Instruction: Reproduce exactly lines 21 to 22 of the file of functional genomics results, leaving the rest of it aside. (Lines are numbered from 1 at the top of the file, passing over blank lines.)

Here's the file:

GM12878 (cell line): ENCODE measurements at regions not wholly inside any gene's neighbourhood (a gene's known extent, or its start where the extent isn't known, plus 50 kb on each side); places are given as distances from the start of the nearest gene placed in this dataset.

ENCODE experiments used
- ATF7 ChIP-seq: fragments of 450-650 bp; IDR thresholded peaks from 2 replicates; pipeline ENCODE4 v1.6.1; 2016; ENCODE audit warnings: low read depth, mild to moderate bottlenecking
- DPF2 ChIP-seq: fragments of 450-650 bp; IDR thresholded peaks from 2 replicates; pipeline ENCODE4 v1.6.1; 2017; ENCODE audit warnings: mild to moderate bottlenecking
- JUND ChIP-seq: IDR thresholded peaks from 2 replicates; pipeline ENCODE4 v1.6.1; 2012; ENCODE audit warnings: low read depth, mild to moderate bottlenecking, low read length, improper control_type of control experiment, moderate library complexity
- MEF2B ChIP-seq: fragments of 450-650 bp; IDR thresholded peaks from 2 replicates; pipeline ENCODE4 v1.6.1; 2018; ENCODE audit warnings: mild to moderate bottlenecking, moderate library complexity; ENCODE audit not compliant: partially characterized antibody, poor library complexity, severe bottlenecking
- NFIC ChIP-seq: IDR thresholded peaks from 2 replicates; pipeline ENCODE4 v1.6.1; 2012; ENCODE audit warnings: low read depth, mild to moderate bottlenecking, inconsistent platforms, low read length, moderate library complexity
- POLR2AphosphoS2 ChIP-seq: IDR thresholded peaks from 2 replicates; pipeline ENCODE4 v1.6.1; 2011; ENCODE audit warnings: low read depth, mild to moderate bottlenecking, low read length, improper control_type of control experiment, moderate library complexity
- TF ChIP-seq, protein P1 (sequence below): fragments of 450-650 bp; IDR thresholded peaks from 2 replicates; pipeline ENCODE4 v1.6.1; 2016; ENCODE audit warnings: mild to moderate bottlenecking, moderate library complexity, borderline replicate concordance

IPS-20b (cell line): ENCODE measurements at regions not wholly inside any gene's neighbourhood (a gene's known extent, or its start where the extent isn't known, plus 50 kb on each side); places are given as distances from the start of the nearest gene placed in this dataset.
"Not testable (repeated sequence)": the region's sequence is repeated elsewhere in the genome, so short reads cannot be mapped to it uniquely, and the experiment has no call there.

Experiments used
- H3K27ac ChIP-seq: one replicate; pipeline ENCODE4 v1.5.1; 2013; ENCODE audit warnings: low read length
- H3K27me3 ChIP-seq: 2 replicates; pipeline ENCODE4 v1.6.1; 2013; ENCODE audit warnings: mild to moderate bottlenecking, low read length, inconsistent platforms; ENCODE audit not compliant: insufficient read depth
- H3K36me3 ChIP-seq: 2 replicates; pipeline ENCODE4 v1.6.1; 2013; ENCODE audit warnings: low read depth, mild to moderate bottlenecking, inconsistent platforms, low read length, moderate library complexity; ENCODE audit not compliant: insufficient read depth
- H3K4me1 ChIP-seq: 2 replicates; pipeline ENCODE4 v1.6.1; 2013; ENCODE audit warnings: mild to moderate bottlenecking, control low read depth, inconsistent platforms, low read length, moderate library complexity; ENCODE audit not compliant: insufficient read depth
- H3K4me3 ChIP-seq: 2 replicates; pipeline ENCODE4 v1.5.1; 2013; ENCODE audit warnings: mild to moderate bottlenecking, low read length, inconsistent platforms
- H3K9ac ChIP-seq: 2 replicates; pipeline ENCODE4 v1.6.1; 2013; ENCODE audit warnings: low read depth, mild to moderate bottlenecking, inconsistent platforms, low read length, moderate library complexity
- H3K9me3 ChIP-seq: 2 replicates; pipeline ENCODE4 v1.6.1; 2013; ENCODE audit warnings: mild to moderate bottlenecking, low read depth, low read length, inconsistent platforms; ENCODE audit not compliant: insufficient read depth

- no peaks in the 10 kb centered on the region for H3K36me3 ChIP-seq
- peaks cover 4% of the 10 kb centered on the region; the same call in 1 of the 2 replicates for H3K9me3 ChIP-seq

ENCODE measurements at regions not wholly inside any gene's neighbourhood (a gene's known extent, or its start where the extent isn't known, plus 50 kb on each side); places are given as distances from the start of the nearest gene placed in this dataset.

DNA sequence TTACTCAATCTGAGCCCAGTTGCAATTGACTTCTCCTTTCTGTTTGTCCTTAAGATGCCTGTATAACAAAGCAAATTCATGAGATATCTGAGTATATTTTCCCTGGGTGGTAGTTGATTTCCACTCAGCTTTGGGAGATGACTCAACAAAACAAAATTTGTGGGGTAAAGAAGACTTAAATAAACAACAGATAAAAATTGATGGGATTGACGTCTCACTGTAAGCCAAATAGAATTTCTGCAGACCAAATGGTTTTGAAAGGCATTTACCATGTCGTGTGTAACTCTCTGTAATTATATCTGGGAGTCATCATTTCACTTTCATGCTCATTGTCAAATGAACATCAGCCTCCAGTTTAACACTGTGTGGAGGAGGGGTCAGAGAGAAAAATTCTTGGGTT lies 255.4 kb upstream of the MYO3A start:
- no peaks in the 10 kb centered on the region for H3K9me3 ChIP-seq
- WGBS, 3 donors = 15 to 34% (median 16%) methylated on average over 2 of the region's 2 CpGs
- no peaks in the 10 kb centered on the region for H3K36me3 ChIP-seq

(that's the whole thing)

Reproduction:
- peaks cover 4% of the 10 kb centered on the region; the same call in 1 of the 2 replicates for H3K9me3 ChIP-seq

ENCODE measurements at regions not wholly inside any gene's neighbourhood (a gene's known extent, or its start where the extent isn't known, plus 50 kb on each side); places are given as distances from the start of the nearest gene placed in this dataset.